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Eilean Fhianain

Grave Slab(S) (18th Century)

Site Name Eilean Fhianain

Classification Grave Slab(S) (18th Century)

Alternative Name(s) Macdonald

Canmore ID 355510

Site Number NM76NE 1.07

NGR NM 75212 68242

Datum OSGB36 - NGR


Ordnance Survey licence number 100057073. All rights reserved.
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Administrative Areas

  • Council Highland
  • Parish Arisaig And Moidart
  • Former Region Highland
  • Former District Lochaber
  • Former County Inverness-shire


Field Visit (September 2017)

A group of three 18th century grave markers is situated on a small patch of level ground close to the cliff-edge, about 12m SE of the mortuary aisle.

(1) The largest is a table monument and measures 2.11m from WSW to ENE by 1.22m transversely and 0.05m thick. It bears a much weathered armorial in relief at its WSW end, flanked by the letters DM (Dignus Memoria?) also in relief. If there was a helm this has been lost through damage, but part of a scroll bearing a motto in a gothic script survives to the right. This appears to have read ‘Per Mare P]er Terras’ – By Sea By Land, the motto of the Clan MacDonald. The escutcheon, which is ornamented with a mantling of swirling festoons and a garland, is divided into four quarters: the first charge is a lion rampant, the second an open hand, the third a salmon naiant (swimming) and the fourth a lymphad (one-masted galley). Below are nine lines of an illegible inscription, beneath which is a decorative panel containing two rows of symbols in relief. The upper row depicts a star, a heart, a trident or a harp, an hourglass and a second star, while the lower line depicts two doves supporting what may be a resurrection scene. A roundel below contains a third star. The right side of the panel has fractured on account of damage occasioned to the NNW edge of the table top, which has resulted in the detachment of two large, conjoining fragments close to the N corner. A drainage hole has been drilled through the centre of the penultimate line of the inscription.

The table top originally rested on six ornamental pillars fitted into shallow recesses. What appears to be the letter V is engraved upon the abacus (uppermost part) of one. The armorial strongly suggests that the grave is that of a MacDonald, while the doves suggest this may be the memorial to a husband and his wife. It is presumably of 18th century date.

(2) Immediately to the NW of this table tomb there is a second 18th century graveslab. Earthfast, it measures 1.88m from WSW to ENE by 0.65m transversely. The upper surface is worn, but exhibits an inscription in Roman capitals located above and below a relief carving of a skeleton (with its head lying to the WSW) contained within a recess measuring 1.02m by 0.42m transversely and 0.02m deep, recalling the outline of a coffin. Two drainage channels, located at right angles midway along each side, permits surface water to disperse from the recess. The principal inscription (which includes ligatures) is thought to reference the initials of the deceased in the first line, before continuing with a quotation from Revelations 14.13, which is derived from the King James version of the Bible. This, however, is divided into two parts positioned above and below the recess:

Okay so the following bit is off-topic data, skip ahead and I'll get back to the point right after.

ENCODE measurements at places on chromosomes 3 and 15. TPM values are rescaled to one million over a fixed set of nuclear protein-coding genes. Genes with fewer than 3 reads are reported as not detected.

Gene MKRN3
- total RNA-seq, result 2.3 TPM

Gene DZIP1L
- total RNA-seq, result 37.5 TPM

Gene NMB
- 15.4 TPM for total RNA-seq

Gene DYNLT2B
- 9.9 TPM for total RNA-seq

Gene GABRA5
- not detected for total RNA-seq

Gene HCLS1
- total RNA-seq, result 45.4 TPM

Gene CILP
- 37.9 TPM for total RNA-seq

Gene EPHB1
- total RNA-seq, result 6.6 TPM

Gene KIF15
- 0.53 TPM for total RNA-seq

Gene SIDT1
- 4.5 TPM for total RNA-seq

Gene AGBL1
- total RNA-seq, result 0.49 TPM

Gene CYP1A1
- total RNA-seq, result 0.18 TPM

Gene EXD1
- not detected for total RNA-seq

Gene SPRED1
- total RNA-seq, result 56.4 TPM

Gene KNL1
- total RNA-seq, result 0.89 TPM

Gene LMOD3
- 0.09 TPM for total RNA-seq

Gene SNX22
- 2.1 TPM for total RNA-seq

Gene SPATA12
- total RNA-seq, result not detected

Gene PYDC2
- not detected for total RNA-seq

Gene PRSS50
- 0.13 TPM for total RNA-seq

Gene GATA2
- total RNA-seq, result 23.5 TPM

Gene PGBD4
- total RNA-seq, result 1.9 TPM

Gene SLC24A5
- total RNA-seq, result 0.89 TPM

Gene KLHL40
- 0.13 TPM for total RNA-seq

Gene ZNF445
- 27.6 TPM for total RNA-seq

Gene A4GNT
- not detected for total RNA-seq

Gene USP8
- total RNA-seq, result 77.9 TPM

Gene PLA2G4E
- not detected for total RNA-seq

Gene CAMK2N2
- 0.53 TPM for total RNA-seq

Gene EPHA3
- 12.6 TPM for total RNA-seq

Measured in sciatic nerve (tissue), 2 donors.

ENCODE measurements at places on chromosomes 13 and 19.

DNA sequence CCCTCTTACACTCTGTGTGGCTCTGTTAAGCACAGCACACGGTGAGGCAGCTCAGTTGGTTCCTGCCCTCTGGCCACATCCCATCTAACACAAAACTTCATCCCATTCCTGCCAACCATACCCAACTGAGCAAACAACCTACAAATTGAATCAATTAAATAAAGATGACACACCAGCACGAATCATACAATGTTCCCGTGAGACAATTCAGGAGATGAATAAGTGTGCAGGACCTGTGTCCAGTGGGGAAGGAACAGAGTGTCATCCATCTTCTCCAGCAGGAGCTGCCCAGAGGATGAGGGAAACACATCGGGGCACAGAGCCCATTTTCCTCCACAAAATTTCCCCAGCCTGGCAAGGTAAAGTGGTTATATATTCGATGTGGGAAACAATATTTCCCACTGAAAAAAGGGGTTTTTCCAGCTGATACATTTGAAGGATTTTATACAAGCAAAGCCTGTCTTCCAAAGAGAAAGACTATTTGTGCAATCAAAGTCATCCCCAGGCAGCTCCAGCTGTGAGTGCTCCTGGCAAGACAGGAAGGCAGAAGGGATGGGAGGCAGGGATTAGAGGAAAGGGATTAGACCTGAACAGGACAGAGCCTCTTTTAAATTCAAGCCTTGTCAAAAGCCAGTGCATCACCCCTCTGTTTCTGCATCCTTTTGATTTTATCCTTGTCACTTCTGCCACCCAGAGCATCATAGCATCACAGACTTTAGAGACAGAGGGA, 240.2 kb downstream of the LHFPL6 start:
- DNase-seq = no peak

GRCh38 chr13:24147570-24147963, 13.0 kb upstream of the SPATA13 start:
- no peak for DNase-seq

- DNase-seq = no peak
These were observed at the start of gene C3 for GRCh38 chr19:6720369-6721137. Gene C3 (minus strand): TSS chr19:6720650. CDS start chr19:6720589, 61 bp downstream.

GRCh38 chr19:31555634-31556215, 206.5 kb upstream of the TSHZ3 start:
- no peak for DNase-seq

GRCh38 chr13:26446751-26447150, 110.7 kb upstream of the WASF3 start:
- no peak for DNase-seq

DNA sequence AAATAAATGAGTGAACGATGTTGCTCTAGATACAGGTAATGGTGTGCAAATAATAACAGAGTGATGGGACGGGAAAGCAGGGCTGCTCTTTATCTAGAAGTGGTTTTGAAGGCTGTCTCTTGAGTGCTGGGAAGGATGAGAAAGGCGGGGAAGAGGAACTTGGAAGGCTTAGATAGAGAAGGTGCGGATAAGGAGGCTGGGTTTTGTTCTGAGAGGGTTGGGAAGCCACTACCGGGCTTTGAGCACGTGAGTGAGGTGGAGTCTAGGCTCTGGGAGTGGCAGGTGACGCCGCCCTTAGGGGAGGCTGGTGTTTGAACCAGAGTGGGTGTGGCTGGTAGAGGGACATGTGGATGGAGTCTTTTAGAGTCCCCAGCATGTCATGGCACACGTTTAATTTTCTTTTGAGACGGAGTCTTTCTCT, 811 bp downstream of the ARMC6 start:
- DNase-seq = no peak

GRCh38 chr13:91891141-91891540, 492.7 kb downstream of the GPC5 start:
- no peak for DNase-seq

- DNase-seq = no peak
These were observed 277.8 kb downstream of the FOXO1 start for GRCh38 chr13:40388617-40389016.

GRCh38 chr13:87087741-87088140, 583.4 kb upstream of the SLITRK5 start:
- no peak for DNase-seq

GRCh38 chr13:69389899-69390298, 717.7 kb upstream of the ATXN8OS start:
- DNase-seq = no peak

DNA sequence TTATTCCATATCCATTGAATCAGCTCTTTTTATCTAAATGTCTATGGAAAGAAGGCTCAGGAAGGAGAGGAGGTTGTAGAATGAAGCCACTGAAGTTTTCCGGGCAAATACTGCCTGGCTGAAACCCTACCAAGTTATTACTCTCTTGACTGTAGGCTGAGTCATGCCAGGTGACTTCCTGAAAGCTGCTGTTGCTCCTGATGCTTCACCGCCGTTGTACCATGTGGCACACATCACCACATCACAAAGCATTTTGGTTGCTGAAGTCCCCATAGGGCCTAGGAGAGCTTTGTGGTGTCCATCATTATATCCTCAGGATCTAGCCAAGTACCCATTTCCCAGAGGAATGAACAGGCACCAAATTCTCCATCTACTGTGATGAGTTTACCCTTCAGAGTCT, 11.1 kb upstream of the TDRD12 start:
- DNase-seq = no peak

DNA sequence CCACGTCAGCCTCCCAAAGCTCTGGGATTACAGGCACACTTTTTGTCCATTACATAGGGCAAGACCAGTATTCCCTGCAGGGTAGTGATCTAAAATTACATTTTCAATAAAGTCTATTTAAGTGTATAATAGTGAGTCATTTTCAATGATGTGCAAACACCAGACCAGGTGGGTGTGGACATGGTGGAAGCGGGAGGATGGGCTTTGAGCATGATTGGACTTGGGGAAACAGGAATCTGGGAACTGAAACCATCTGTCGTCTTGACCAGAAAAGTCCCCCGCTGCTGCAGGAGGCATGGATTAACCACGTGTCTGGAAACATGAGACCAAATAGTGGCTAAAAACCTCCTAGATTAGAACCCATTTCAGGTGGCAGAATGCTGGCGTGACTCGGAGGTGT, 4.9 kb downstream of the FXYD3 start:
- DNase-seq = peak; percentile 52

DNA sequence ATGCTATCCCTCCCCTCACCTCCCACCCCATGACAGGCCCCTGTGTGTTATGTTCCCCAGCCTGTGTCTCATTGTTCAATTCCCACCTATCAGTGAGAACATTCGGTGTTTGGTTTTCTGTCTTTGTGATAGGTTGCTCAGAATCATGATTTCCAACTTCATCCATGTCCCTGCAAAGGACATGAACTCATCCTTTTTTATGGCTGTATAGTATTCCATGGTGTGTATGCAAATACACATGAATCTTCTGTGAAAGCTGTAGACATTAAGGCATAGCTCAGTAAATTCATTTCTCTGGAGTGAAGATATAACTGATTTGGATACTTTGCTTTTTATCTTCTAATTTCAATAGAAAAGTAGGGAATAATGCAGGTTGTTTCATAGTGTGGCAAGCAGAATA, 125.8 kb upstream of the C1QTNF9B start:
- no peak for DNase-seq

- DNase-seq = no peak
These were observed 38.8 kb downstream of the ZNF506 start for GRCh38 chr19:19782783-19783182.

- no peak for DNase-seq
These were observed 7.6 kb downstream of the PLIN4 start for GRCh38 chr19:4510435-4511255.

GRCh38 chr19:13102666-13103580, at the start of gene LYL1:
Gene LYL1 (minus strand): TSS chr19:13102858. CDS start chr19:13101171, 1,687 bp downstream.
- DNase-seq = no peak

D MD l Revs . XIII . V . [XIII] l And [I] . [H]eard . A . Voyce l Fr[o]m . Heaven . Saying l Unt[o .] Me [.] Write l Ble[ss]ed [.] Ar[e . Th]e [.] Dead l W[hich .] D[ie .] In [.] The [.] Lord Fr[o]m . H[encef]orth l

[Yea . Sa]yeth [.] The . Spirit l Th[at . The]y . May . Rest l Fr[om . Th]eir . Labours l And . Their . Workes l Doe . Follow . Them

The following appears immediately below the first part of the quotation and although the first word to the left of the recess is illegible, the 'Y' following with the date presumably represents a contraction of 'year'. [. . . [1]701 Y. In addition, two words either side of the skeleton's head and shoulders have been split to allow them to follow the steeply curved outline of the recess: 'M[emento] Mori'.

Charles Macdonald (2011 edn, 23) recorded the tradition that this slab was thought to mark the last resting place of the Rev. Alexander MacDonald (d.c1720-24), the father of the renowned Gaelic poet of the same name, but the date denoted on the stone make this attribution very unlikely. It is possible that the latter refers to the date when the stone was made, rather than when someone died, but such speculation can no more be confirmed than that the ligatured initials in the first line refer to a Donald Macdonald.

(3) Immediately to the SW of the table tomb, there is a third grave slab of 18th century date. This grass-grown rectangular grave slab measures 1.79m from NE to SW by 0.56m transversely. The surface is weathered, but exhibits an inscription in Roman capitals comprised of nine lines:


The date, 1701, is spaced across the top of the stone, with the first and last numerals close to the corners, while the inner pair are closed up and positioned centrally. ML in the second line is ligatured. Although the quotation has been taken from the King James version of the Bible, variations in spelling are exemplified in the words 'Skine', 'Wormes' and 'Sie'. There may have been dots between each word, but this is by no means clear. Below the last line of the inscription is what may be a natural dint measuring 0.17m from NE to SW by 0.13m transversely and 20mm deep.

Visited by HES, Survey and Recording (ATW, GFG) September 2017.


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